[EDITORIALS]Save the constitutional talk

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[EDITORIALS]Save the constitutional talk

The Grand National Party’s idea of revising the constitution before legislative elections in April is inappropriate in its timing. The party is in the center of an investigation on illegal presidential campaign funds, but it has not confessed any details, nor did it cooperate with the investigation. It now seems to be playing a trick to gloss over the matter.
The party leaders who met Wednesday were the heavyweights who won the first to the fourth places at the party primary in June. They should have discussed how to remake the crisis-stricken party and solicited opinions on how to create a low-cost political system. Discussing a constitutional revision was way off the mark. It seems that they do not care about people’s criticism, and we are surprised at their lack of political sense.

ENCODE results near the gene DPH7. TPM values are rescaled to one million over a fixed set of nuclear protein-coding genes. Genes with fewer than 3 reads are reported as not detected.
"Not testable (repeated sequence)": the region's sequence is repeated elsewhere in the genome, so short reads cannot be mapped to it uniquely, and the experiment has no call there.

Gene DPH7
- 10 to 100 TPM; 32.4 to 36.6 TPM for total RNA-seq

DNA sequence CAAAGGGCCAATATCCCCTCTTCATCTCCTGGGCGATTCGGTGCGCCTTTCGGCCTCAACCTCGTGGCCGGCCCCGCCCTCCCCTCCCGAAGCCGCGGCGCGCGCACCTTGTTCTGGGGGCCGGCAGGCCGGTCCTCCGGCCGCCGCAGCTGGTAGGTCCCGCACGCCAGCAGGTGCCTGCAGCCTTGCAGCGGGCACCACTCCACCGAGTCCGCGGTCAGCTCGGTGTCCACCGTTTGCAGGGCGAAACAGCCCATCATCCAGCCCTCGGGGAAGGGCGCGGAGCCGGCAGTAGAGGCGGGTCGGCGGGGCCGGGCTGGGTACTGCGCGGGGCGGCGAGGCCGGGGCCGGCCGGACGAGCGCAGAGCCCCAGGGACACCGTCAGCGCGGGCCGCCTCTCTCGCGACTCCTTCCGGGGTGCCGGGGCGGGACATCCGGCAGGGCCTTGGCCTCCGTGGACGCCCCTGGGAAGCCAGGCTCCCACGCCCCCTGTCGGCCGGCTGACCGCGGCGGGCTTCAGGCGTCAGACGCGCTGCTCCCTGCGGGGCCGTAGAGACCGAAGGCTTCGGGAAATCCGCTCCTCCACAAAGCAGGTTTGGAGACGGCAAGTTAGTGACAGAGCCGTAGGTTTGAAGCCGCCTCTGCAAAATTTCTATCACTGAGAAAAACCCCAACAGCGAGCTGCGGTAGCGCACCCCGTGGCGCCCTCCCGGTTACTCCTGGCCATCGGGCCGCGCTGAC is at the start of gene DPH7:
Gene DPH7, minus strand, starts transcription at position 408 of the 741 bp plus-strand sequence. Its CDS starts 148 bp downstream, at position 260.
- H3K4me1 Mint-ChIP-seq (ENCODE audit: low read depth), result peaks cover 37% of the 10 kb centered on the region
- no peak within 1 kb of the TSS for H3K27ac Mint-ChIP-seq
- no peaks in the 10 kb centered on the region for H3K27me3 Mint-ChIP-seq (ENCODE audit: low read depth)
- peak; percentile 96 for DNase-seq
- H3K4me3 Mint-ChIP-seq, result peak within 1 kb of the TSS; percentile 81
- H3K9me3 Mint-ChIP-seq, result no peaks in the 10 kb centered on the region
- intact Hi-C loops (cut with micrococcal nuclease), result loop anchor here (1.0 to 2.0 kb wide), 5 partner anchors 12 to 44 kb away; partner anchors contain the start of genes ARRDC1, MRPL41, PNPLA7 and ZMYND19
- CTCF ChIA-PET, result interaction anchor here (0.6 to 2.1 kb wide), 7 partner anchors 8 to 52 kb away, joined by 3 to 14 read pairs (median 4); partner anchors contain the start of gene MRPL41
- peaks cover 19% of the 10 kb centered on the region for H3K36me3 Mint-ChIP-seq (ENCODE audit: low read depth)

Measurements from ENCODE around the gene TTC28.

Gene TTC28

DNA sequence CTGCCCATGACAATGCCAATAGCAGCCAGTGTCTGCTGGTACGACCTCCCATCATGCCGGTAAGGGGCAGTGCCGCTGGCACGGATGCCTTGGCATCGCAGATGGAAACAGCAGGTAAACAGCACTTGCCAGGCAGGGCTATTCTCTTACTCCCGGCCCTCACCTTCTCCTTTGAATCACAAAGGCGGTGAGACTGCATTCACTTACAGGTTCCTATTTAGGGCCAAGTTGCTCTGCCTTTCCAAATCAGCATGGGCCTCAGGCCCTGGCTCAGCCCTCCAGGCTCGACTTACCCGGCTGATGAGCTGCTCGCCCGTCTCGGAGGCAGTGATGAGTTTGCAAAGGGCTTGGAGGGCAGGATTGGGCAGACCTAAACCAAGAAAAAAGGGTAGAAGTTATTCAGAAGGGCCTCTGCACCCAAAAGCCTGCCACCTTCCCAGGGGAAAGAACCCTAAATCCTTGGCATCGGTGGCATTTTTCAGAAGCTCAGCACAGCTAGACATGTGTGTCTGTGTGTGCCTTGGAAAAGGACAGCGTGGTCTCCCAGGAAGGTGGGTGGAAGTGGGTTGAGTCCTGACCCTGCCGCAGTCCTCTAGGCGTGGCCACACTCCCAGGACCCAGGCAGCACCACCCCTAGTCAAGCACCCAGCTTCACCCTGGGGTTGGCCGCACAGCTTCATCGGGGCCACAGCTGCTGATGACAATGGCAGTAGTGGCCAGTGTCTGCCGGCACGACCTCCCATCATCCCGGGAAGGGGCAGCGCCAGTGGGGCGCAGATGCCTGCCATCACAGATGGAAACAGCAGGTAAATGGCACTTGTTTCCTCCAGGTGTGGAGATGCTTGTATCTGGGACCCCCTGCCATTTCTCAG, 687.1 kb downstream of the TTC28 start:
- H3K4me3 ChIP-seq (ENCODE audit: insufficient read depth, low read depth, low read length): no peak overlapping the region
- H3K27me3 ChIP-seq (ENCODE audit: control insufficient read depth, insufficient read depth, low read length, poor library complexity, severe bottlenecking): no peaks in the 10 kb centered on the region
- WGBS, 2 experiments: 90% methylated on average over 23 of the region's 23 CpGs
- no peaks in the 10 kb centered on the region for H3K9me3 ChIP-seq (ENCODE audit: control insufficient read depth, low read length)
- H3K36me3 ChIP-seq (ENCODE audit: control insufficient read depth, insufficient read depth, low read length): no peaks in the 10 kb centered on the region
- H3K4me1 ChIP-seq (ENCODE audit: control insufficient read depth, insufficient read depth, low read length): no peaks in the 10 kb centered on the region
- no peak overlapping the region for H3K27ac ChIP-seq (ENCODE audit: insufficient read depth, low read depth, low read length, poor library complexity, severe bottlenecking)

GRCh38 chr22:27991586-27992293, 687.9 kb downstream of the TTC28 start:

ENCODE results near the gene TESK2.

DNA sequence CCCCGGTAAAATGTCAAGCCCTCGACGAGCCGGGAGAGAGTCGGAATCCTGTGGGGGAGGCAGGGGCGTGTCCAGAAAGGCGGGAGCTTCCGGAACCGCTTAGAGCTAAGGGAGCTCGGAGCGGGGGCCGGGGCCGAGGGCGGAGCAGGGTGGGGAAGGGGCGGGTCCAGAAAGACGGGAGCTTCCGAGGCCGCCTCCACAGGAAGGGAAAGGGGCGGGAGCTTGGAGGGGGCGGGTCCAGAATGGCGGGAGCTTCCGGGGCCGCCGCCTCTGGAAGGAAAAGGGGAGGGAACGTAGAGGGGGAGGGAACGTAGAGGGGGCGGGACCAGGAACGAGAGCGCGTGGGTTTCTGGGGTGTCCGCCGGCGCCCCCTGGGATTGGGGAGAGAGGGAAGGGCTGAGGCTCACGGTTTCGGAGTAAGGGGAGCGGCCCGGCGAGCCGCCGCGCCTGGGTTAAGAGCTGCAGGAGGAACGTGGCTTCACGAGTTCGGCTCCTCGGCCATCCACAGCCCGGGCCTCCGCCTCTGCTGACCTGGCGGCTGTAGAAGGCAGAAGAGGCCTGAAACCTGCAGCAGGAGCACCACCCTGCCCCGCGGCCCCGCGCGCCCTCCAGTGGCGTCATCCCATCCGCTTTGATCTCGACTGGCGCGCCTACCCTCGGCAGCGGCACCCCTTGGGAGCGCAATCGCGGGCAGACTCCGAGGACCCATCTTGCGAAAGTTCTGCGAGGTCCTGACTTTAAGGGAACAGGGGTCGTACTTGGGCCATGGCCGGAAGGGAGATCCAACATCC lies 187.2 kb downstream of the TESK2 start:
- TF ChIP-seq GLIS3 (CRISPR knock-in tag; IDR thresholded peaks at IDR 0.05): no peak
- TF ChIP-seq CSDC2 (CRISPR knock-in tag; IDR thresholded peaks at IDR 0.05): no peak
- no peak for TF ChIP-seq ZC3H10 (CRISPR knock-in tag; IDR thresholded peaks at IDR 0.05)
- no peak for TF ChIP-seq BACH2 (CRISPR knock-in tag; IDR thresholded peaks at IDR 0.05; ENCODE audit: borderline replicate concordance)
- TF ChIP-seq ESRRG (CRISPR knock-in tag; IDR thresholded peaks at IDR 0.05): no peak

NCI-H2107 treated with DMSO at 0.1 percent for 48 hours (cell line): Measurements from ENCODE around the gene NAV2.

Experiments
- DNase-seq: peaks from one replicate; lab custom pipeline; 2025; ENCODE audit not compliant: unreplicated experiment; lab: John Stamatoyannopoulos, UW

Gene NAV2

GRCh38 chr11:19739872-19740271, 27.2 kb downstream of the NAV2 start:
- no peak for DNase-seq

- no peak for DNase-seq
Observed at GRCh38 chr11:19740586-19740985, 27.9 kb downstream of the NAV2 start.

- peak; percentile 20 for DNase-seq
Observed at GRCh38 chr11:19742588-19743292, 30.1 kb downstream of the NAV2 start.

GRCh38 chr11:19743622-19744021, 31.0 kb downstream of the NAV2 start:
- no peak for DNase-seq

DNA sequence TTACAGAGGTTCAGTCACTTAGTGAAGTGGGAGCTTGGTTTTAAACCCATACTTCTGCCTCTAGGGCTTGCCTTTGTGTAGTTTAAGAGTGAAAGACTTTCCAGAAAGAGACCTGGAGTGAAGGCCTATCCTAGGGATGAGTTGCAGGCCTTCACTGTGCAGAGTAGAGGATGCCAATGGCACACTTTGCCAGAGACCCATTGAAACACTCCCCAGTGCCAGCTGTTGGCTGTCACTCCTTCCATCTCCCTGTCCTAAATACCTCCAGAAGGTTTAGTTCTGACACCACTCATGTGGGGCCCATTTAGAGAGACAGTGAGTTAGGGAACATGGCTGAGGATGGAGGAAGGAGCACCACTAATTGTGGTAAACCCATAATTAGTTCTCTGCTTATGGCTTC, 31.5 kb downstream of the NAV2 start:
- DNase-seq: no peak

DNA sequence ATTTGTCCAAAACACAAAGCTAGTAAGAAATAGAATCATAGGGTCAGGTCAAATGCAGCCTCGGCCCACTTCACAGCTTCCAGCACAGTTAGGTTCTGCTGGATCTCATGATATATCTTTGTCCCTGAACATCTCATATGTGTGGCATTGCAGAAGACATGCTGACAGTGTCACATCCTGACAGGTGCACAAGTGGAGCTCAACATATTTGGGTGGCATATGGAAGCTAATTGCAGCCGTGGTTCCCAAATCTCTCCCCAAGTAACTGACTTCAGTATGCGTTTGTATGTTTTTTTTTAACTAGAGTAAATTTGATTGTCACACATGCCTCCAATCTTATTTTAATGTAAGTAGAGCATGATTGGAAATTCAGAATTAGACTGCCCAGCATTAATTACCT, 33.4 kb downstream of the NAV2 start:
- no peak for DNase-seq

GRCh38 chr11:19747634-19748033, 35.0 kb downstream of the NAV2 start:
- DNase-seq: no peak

We do not mean that discussing constitutional revision in favor of a decentralized presidential system is wrong. The political community can look for alternatives to avoid a situation where the whole country is divided by an “all or nothing” presidential election and all our former presidents have been ensnared in illegal campaign finance scandals. If they bring up the issue now, however, they will not get people’s support. It will be seen as a political ploy to water down investigations and party and political system reforms.
Aren’t they afraid of losing their vested political interest? Are they interested in being a prime minister after revising the constitution? Seeing that both the Millennium and the Liberal Democrats welcome the revision, it appears the opposition parties have colluded to share the power among themselves.
There isn’t much time to change the constitution before next year’s election. Revising the power structure is possible when public opinion is collected and consensus is formed among political parties. Now, as the governing Our Open Party is against it, forcing the issue will only aggravate political conflict and confusion. Choe Byung-yul, the party chairman, and some junior lawmakers are against it, saying it is not the right time. We should restart discussions after first cleaning political corruption and carrying out political reform.
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